On Sneakers and Spending

This Mychal Denzel Smith essay on shoes, cool, and Michael Jordan vs LeBron James is an interesting meditation on what and why we spend.

I bought two pairs of Jordans last month, which brought the total to five for the year. I’m going to buy (at least) one more pair this month, and a few more before 2014 ends. In other words, I have and will continue to spend entirely too much money on some fucking sneakers. I’m not a collector. I’m more interested in my own vanity than impressing sneakerheads with a closet full of shoes. But I’m not out there buying just any shoes. I’m drawn to Jordans in a way that almost makes other shoes invisible to me. …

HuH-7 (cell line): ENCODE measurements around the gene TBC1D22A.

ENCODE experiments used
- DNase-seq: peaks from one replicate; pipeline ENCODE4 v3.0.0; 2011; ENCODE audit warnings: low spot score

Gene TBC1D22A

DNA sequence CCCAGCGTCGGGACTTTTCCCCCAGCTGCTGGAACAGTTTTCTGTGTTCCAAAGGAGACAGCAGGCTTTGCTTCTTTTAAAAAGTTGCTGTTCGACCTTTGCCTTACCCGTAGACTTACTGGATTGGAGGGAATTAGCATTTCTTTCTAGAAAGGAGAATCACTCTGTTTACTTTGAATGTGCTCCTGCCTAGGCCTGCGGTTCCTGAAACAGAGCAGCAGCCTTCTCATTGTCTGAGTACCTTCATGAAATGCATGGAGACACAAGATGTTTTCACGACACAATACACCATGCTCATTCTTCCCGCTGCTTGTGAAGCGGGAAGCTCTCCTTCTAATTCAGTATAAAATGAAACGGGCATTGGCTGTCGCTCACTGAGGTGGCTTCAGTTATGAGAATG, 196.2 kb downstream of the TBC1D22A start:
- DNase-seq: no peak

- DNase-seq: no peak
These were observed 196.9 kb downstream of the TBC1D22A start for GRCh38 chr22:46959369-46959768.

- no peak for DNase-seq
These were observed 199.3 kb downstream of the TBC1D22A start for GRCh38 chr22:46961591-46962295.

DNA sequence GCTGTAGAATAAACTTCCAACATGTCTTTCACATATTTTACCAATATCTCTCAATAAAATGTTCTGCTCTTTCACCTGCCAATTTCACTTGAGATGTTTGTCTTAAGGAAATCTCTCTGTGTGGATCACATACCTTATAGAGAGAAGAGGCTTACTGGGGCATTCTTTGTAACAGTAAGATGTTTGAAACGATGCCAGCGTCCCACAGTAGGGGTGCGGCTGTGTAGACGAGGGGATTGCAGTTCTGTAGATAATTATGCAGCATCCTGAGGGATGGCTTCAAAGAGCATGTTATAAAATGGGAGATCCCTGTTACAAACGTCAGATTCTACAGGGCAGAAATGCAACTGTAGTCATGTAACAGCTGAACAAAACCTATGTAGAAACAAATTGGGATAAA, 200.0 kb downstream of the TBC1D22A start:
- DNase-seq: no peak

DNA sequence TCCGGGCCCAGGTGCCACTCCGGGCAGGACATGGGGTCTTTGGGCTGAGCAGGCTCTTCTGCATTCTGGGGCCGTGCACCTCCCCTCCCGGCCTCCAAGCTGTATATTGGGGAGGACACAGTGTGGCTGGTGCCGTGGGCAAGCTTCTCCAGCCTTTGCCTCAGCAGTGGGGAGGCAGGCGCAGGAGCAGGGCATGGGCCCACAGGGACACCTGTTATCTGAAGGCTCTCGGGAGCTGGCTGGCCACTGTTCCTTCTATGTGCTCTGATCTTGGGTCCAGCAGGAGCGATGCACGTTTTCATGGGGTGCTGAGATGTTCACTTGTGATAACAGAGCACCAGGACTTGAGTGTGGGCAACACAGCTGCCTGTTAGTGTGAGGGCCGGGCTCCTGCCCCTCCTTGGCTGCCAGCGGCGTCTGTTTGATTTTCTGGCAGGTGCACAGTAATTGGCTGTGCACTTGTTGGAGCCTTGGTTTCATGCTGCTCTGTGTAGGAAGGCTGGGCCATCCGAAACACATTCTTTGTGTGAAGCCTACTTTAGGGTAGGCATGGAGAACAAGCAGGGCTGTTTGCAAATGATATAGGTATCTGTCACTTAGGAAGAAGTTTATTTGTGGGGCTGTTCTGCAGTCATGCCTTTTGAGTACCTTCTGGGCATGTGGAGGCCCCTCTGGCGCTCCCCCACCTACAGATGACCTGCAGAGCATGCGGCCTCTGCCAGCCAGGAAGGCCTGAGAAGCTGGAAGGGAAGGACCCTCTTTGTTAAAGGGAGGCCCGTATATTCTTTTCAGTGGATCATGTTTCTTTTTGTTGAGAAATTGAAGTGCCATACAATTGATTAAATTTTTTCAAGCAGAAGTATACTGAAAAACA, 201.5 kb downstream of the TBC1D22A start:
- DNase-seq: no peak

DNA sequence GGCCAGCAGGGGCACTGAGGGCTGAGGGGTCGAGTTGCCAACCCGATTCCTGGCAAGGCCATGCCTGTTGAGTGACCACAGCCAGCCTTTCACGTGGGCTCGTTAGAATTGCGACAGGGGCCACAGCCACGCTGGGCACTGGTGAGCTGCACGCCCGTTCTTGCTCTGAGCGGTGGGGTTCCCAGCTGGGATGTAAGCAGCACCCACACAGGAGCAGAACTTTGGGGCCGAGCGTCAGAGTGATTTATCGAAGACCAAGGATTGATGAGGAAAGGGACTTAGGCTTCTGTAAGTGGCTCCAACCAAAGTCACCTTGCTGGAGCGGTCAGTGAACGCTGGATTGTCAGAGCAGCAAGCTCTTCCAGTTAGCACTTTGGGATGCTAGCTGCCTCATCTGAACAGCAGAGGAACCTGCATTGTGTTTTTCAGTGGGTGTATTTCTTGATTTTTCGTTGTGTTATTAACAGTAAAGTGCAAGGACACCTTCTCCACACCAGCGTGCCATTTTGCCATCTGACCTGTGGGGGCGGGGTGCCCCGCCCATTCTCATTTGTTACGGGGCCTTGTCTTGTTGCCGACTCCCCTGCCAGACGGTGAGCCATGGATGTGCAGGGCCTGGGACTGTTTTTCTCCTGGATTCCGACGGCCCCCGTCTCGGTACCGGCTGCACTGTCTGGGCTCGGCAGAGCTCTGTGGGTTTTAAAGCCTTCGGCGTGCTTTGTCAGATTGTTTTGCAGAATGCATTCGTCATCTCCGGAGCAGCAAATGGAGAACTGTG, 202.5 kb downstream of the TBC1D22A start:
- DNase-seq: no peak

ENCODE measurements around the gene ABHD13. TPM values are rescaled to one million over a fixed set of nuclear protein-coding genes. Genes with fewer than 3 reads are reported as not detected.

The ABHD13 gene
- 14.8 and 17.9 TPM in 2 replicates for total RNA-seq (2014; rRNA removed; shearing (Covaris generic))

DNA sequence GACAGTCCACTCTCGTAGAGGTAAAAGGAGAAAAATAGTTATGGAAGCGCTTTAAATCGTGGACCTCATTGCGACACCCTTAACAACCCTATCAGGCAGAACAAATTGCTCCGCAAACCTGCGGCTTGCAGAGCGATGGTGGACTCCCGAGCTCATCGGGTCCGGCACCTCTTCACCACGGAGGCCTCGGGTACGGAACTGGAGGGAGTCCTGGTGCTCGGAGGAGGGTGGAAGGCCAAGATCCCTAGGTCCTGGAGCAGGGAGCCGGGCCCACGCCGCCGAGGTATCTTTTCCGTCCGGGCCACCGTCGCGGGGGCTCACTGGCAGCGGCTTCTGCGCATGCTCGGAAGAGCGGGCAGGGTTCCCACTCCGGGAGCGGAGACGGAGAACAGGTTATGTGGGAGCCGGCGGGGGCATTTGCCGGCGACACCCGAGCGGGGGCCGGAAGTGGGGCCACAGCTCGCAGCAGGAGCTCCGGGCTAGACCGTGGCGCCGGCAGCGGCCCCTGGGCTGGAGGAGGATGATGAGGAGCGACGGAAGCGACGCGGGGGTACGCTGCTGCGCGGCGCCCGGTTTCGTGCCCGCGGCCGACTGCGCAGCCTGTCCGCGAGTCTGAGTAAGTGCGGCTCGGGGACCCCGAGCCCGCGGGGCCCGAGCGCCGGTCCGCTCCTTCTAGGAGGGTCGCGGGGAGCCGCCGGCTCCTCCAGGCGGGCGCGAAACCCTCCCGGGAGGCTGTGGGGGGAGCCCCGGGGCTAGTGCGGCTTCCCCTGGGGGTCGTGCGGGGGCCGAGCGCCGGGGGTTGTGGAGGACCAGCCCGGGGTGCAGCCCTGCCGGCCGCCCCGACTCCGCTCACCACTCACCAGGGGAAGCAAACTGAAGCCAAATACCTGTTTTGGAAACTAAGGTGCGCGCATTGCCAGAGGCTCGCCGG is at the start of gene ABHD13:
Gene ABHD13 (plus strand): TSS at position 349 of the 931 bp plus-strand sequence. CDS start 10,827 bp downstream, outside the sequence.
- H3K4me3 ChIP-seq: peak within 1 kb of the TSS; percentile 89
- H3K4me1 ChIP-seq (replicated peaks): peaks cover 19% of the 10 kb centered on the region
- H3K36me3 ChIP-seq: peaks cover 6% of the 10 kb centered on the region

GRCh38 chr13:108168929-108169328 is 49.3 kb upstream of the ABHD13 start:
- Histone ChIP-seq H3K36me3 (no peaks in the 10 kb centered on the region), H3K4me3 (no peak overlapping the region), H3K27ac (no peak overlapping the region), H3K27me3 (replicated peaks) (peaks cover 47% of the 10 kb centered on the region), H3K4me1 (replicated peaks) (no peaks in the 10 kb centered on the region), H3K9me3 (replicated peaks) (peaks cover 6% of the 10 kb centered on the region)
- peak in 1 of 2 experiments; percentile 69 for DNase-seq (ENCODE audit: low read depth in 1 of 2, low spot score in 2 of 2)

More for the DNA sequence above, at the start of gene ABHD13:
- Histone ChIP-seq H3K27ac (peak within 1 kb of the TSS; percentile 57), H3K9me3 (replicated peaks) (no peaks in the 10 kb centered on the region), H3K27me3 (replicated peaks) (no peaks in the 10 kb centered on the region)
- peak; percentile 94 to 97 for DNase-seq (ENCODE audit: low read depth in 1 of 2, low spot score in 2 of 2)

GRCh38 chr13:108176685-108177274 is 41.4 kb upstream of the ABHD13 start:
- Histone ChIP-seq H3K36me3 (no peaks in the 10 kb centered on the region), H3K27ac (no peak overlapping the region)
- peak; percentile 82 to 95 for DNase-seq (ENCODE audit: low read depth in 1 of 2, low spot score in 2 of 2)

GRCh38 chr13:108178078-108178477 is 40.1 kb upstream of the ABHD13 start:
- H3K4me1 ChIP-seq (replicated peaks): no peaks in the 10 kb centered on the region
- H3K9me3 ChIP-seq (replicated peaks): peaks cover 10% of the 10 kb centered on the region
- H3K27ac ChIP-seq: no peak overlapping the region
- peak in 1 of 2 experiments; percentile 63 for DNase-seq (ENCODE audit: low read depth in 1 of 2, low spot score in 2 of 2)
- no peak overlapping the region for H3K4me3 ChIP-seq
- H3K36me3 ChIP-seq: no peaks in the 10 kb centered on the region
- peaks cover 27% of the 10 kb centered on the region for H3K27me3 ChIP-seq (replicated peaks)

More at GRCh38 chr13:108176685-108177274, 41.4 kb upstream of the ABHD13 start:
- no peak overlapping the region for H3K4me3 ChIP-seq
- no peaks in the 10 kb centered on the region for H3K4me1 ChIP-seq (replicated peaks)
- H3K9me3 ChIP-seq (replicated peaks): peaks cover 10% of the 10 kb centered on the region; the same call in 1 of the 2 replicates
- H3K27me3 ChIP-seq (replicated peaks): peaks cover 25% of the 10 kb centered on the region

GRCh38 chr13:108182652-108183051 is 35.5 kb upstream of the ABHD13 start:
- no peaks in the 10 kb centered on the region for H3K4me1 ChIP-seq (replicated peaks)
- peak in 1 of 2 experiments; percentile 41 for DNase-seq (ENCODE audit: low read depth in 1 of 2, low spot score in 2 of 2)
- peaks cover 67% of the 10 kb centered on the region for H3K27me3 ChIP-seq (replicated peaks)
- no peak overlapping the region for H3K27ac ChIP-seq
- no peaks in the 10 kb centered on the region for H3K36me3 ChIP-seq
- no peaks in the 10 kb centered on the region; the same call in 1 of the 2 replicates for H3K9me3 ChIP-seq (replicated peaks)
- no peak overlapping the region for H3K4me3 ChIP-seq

Take my most recent pair, the Wolf Grey Jordan 3′s. The colorway is new, but the Jordan 3 debuted in 1988, the year Michael Jordan’s legend was cemented. In his fourth year in the NBA, he led the league in scoring, averaging 32.5 points per game, as well as steals, won Most Valuable Player and Defensive Player of the Year, on top of winning the slam dunk competition. The design of the shoe is almost secondary; it’s cool to feel a connection to such greatness. That’s what I’m really buying when I get a new pair of Jordans: cool. It’s not something I come by naturally.

Smith admits that LeBron is a more political, and perhaps more powerful, icon (“Jordan owns cool, but LeBron’s legacy will be much more important”), especially in light of how our society is treating young black men these days. But one man’s aura is a wallet-opener and the other’s isn’t, and logic doesn’t have much to do with it. (“Putting on a pair of Jordans is like being able to wear Jay Z lyrics.”) Rarely has the psychological motivation behind spending on certain items been laid out so well.